Livery

  • yeoman of the guard wearing tunics in the royal livery colours of scarlet and black processing to st george's chapel, windsor for the annual service of the order of the garter in 2006.

    a livery i/ is a uniform, insignia or symbol adorning; in a non-military context, a person, an object or a vehicle that denotes a relationship between the wearer of the livery and an individual or corporate body. often, elements of the heraldry relating to the individual or corporate body feature in the livery. alternatively, some kind of a personal emblem or badge, or a distinctive colour, is featured.

    the word itself derives from the french livrée, meaning dispensed, handed over. most often it would indicate that the wearer of the livery was a servant, dependant, follower or friend of the owner of the livery, or, in the case of objects, that the object belonged to them.

    in the late medieval phenomenon of bastard feudalism, livery badges worn by the "retainers" of great lords, sometimes in effect private armies, became a great political concern in england.[citation needed]

  • etymology
  • livery at european courts
  • sue one's livery
  • modern usage
  • historical military usage
  • references

Yeoman of the Guard wearing tunics in the Royal Livery colours of scarlet and black processing to St George's Chapel, Windsor for the annual service of the Order of the Garter in 2006.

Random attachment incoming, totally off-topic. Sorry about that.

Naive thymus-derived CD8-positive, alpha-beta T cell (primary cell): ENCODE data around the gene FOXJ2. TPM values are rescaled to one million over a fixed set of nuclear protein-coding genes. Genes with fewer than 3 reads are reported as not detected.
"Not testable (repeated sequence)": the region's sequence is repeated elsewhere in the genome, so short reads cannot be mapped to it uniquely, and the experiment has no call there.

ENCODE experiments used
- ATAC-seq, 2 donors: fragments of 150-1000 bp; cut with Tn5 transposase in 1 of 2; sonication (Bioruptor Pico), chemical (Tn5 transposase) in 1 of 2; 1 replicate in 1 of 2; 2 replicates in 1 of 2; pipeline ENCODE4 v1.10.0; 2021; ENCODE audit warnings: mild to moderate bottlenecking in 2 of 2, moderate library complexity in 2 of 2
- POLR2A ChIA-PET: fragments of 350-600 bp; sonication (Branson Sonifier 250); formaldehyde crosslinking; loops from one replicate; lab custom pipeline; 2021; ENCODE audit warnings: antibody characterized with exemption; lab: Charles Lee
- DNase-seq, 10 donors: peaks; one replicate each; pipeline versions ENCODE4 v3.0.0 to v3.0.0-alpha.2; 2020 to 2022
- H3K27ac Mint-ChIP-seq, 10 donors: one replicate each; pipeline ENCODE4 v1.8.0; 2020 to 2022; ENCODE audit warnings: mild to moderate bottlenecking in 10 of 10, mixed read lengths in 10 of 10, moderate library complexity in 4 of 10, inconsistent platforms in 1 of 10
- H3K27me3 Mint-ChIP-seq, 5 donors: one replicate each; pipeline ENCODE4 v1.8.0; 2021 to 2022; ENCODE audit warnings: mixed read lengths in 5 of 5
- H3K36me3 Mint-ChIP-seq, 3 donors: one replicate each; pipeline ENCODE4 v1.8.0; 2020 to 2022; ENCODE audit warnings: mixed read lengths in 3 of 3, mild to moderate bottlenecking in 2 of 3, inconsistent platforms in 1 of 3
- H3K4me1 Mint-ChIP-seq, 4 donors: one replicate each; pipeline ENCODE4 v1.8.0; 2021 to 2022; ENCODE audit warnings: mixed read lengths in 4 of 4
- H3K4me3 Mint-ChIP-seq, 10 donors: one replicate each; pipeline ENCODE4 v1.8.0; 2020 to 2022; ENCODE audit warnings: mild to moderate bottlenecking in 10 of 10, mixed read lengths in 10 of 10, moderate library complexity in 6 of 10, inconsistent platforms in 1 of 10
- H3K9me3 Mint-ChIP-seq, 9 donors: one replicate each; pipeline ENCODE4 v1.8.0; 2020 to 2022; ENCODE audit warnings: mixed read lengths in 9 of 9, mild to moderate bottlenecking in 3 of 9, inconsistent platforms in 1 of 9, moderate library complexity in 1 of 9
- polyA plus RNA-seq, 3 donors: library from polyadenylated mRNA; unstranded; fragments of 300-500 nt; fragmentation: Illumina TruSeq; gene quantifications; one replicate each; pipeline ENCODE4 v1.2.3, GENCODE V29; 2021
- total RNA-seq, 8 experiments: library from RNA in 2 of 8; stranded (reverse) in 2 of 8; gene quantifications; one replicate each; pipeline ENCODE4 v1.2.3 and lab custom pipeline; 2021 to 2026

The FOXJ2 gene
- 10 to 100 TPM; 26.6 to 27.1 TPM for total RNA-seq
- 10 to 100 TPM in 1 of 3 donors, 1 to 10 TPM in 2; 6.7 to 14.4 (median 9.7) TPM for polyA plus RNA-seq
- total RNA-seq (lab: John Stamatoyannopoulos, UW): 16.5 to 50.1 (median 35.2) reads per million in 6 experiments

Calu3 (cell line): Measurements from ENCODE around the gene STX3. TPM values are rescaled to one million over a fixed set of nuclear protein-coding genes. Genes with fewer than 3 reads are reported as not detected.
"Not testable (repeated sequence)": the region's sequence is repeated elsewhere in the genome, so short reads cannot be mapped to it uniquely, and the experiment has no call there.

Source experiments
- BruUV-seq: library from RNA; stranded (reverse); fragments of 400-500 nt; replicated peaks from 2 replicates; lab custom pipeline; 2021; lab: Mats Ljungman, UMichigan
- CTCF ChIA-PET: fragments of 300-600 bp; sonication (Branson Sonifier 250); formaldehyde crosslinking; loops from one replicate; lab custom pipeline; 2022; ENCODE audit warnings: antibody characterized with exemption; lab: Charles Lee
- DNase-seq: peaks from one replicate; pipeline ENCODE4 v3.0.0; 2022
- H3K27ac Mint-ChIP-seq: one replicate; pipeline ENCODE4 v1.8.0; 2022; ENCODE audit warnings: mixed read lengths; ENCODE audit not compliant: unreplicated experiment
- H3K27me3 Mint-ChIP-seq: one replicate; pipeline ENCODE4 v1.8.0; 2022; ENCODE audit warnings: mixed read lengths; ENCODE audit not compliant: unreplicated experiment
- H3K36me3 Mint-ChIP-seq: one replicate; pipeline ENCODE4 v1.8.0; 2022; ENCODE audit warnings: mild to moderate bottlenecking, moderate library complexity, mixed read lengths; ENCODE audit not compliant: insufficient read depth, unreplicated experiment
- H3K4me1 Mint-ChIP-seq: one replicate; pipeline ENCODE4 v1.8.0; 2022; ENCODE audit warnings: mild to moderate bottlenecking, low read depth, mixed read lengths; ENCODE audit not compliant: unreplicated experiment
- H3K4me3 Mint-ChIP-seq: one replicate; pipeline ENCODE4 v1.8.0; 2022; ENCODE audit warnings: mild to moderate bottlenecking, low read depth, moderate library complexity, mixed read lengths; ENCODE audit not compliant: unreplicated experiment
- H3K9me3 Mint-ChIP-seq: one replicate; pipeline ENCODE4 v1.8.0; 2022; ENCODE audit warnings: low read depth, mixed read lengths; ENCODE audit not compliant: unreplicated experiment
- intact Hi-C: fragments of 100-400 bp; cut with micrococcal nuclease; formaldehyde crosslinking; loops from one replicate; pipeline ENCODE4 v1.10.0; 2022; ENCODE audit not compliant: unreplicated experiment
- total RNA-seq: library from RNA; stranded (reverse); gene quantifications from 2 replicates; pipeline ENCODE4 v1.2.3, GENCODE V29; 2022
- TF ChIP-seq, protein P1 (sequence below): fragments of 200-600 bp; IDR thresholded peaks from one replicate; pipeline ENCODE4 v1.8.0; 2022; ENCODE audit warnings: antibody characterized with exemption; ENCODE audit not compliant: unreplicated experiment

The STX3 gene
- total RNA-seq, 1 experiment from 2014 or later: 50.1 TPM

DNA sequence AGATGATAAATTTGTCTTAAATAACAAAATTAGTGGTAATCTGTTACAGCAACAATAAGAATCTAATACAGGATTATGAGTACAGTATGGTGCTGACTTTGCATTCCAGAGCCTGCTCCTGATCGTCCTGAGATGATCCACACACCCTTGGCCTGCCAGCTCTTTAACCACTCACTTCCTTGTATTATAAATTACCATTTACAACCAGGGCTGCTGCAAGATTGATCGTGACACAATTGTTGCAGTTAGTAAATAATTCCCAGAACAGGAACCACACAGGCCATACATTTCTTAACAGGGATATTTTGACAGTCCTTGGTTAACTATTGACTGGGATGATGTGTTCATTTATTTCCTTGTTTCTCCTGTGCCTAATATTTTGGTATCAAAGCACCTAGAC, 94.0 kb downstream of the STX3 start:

A livery i/ is a uniform, insignia or symbol adorning; in a non-military context, a person, an object or a vehicle that denotes a relationship between the wearer of the livery and an individual or corporate body. Often, elements of the heraldry relating to the individual or corporate body feature in the livery. Alternatively, some kind of a personal emblem or badge, or a distinctive colour, is featured.

The word itself derives from the French livrée, meaning dispensed, handed over. Most often it would indicate that the wearer of the livery was a servant, dependant, follower or friend of the owner of the livery, or, in the case of objects, that the object belonged to them.

In the late medieval phenomenon of bastard feudalism, livery badges worn by the "retainers" of great lords, sometimes in effect private armies, became a great political concern in England.[citation needed]